Pseudogenes are the remnants in genomic sequences of genes which are no longer functional. They are frequent in Eukaryotic genomes, and an important resource for comparative genomics. However, pseudogenes are often mis-annotated as functional genes in sequence databases. Current methods for identifying pseudogenes include methods which rely on the presence of stop codons and frameshifts, as well as methods based on the ratio of silent to replacement nucleotide substitution rates (dN/dS). A recent survey concluded that 50\% of human pseudogenes have no detectable truncation in their pseudo-coding regions, indicating that the former methods lack sensitivity. The latter methods have been used to find sets of genes enriched for pseudogenes, but are not specific enough to accurately separate pseudogenes from expressed genes.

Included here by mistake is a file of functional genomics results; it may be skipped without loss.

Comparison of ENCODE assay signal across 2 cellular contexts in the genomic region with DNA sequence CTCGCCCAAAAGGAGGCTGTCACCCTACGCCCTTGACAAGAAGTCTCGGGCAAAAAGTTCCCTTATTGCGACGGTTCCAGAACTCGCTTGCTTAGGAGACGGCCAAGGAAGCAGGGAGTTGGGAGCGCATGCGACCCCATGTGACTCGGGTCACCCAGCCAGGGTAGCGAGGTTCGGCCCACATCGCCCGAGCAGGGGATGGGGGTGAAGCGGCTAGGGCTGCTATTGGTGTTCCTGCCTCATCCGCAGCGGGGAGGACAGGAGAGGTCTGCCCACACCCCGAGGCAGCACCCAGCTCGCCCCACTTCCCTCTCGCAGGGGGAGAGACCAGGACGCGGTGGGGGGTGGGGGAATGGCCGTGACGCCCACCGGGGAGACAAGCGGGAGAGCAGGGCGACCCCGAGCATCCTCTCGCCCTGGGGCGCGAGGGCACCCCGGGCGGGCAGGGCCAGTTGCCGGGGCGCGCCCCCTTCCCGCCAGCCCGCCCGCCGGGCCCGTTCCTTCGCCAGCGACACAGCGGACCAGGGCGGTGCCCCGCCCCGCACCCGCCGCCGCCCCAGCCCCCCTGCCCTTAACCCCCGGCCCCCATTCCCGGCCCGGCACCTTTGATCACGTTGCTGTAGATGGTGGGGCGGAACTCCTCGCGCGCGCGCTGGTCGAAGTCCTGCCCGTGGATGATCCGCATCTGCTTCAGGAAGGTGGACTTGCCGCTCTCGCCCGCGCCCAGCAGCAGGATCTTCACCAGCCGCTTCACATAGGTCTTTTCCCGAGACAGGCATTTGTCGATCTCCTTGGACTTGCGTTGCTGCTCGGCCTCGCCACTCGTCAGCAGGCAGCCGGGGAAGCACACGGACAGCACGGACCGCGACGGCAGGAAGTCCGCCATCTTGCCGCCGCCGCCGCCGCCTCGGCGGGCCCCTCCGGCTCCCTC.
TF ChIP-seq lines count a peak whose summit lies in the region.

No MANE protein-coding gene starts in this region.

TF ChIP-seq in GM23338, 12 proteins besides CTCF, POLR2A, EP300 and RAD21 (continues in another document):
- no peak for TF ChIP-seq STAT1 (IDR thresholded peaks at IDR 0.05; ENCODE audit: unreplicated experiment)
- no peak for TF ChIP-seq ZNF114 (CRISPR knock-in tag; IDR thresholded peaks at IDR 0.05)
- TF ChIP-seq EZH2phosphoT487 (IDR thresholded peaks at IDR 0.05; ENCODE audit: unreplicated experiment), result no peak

Here we introduce a a program called Psueodgene Inferrence from Loss of Constraint (PSILC): novel methods for separating pseudogenes from functional genes. The methods calculate the log-odds score that evolution along the final branch of the gene tree to the query gene has lost versus not lost the domain encoding constraint in favour of protein coding/ neutral nucleotide evolution. Using the manual annotation of chromosome 6, we show that both of these methods result in a more accurate classification of pseudogenes than dN/dS.